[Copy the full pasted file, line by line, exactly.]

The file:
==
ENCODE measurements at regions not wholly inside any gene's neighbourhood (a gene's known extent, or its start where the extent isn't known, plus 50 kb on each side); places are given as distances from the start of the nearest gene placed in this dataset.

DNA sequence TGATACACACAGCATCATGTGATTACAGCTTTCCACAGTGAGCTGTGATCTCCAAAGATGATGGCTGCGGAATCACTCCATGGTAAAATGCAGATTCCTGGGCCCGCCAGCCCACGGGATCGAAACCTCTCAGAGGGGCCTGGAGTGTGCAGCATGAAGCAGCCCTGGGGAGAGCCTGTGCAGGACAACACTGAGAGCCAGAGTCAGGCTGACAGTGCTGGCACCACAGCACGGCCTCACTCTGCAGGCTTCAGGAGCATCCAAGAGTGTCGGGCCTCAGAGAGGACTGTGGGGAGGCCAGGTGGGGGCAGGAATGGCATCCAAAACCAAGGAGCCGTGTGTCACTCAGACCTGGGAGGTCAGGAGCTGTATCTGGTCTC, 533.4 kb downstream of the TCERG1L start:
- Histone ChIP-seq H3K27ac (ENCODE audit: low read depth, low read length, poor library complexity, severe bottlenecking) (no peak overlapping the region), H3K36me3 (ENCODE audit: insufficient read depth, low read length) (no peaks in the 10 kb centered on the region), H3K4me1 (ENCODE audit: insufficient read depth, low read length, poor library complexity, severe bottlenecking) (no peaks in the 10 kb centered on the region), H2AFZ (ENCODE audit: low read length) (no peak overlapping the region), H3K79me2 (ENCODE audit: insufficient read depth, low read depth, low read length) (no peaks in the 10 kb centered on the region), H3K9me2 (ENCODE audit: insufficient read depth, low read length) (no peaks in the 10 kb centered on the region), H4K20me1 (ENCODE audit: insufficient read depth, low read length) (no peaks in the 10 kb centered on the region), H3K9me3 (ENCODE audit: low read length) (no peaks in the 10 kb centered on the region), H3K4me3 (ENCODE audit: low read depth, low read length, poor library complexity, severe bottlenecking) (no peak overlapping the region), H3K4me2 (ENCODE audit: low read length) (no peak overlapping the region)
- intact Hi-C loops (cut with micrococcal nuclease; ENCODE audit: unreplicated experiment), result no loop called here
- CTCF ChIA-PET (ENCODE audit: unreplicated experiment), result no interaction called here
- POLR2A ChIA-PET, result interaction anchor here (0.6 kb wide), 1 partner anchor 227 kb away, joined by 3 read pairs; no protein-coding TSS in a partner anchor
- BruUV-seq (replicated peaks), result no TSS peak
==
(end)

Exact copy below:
ENCODE measurements at regions not wholly inside any gene's neighbourhood (a gene's known extent, or its start where the extent isn't known, plus 50 kb on each side); places are given as distances from the start of the nearest gene placed in this dataset.

DNA sequence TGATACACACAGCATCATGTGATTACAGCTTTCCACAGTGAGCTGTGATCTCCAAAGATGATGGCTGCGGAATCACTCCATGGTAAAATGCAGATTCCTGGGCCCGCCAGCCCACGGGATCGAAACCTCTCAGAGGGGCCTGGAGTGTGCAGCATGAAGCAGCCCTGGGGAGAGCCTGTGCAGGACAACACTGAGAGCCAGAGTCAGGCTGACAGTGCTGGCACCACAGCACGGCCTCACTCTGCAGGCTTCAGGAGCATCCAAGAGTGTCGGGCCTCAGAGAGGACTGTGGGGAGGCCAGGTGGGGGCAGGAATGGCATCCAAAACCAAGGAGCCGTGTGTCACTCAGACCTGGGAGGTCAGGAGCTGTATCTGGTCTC, 533.4 kb downstream of the TCERG1L start:
- Histone ChIP-seq H3K27ac (ENCODE audit: low read depth, low read length, poor library complexity, severe bottlenecking) (no peak overlapping the region), H3K36me3 (ENCODE audit: insufficient read depth, low read length) (no peaks in the 10 kb centered on the region), H3K4me1 (ENCODE audit: insufficient read depth, low read length, poor library complexity, severe bottlenecking) (no peaks in the 10 kb centered on the region), H2AFZ (ENCODE audit: low read length) (no peak overlapping the region), H3K79me2 (ENCODE audit: insufficient read depth, low read depth, low read length) (no peaks in the 10 kb centered on the region), H3K9me2 (ENCODE audit: insufficient read depth, low read length) (no peaks in the 10 kb centered on the region), H4K20me1 (ENCODE audit: insufficient read depth, low read length) (no peaks in the 10 kb centered on the region), H3K9me3 (ENCODE audit: low read length) (no peaks in the 10 kb centered on the region), H3K4me3 (ENCODE audit: low read depth, low read length, poor library complexity, severe bottlenecking) (no peak overlapping the region), H3K4me2 (ENCODE audit: low read length) (no peak overlapping the region)
- intact Hi-C loops (cut with micrococcal nuclease; ENCODE audit: unreplicated experiment), result no loop called here
- CTCF ChIA-PET (ENCODE audit: unreplicated experiment), result no interaction called here
- POLR2A ChIA-PET, result interaction anchor here (0.6 kb wide), 1 partner anchor 227 kb away, joined by 3 read pairs; no protein-coding TSS in a partner anchor
- BruUV-seq (replicated peaks), result no TSS peak